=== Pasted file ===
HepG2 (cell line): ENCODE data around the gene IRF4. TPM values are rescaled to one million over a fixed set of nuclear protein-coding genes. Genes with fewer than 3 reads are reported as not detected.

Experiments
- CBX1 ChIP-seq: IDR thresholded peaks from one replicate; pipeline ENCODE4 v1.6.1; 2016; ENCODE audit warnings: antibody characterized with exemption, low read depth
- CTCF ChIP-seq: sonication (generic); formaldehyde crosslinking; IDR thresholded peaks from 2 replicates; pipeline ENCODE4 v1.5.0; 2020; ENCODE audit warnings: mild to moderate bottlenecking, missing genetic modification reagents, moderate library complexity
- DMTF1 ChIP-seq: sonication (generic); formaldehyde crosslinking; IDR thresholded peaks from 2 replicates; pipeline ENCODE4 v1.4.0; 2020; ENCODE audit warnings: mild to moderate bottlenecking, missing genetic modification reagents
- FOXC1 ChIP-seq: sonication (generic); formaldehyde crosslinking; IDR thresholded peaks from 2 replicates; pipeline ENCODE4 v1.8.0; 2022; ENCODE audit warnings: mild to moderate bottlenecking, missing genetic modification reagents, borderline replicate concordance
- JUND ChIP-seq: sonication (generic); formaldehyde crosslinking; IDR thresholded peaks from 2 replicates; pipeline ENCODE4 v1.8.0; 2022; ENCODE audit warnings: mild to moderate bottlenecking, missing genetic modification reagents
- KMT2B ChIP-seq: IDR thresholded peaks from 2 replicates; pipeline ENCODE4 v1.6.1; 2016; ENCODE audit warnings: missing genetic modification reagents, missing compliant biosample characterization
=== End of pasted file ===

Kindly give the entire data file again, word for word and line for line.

HepG2 (cell line): ENCODE data around the gene IRF4. TPM values are rescaled to one million over a fixed set of nuclear protein-coding genes. Genes with fewer than 3 reads are reported as not detected.

Experiments
- CBX1 ChIP-seq: IDR thresholded peaks from one replicate; pipeline ENCODE4 v1.6.1; 2016; ENCODE audit warnings: antibody characterized with exemption, low read depth
- CTCF ChIP-seq: sonication (generic); formaldehyde crosslinking; IDR thresholded peaks from 2 replicates; pipeline ENCODE4 v1.5.0; 2020; ENCODE audit warnings: mild to moderate bottlenecking, missing genetic modification reagents, moderate library complexity
- DMTF1 ChIP-seq: sonication (generic); formaldehyde crosslinking; IDR thresholded peaks from 2 replicates; pipeline ENCODE4 v1.4.0; 2020; ENCODE audit warnings: mild to moderate bottlenecking, missing genetic modification reagents
- FOXC1 ChIP-seq: sonication (generic); formaldehyde crosslinking; IDR thresholded peaks from 2 replicates; pipeline ENCODE4 v1.8.0; 2022; ENCODE audit warnings: mild to moderate bottlenecking, missing genetic modification reagents, borderline replicate concordance
- JUND ChIP-seq: sonication (generic); formaldehyde crosslinking; IDR thresholded peaks from 2 replicates; pipeline ENCODE4 v1.8.0; 2022; ENCODE audit warnings: mild to moderate bottlenecking, missing genetic modification reagents
- KMT2B ChIP-seq: IDR thresholded peaks from 2 replicates; pipeline ENCODE4 v1.6.1; 2016; ENCODE audit warnings: missing genetic modification reagents, missing compliant biosample characterization